All views of Christ, without the Spirit's illumination, are mere cold, intellectual conceptions, awakening by his moral beauty such esthetical emotions as arise when we gaze on the marble creations of Phidias or Angelo. To set the soul on fire with love as a consuming passion, this Christ must be brought into personal relations with me; he must be revealed in me by a process wholly inexplicable, but affording absolute assurance, and joy unspeakable. "We have received, not the spirit of the world, but the spirit which is of God; that we might know the things that are freely given us of God." No gracious attainment can be otherwise brought into consciousness in the soul of the believer.
If the sins of the wicked man are set before him in terrific array, calling for the thunders of wrath Divine, it is the work of the Spirit. If the believer is freely justified through faith in Jesus Christ, the Spirit, as the carrier-dove of heaven, brings down to the condemned culprit the assurance of pardon. The same Spirit pours down light into the hidden depths of the soul after regeneration, and reveals the hideous deformities of a nature not yet wholly conformed to the pattern of Christ's spiritual beauty. Then, by a distinct exertion, he fashions that soul into a form of Christlike symmetry and loveliness, and the great Transformer reports his completed work to the consciousness as something "freely given to us of God."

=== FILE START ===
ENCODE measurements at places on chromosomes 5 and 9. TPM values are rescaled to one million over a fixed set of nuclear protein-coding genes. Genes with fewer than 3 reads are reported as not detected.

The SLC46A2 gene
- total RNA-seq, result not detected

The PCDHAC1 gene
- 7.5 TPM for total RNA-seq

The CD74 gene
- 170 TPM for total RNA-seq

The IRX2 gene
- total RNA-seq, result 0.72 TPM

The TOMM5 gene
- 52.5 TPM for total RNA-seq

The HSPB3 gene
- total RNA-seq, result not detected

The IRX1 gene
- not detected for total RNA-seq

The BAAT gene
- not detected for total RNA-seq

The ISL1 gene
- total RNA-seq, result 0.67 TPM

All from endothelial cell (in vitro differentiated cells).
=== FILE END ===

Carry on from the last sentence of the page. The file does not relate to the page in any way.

The conscious residence of the Holy Spirit within is the power which gives victory over sin. Sin, whether as an act or a state, cannot consist with the indwelling of the Holy Ghost. Hence He is called "the Sanctifier." They who hold daily communion with him walk the paths of the higher life. They are purified. For how can purity commune with impurity? Hence uninterrupted joyful communion of the Holy Ghost is Christian perfection. Such a soul "rejoices evermore, prays without ceasing, and in every thing gives thanks." How many professed Christians are ignorant of this bliss!
— edited from Love Enthroned, Chapter 11.
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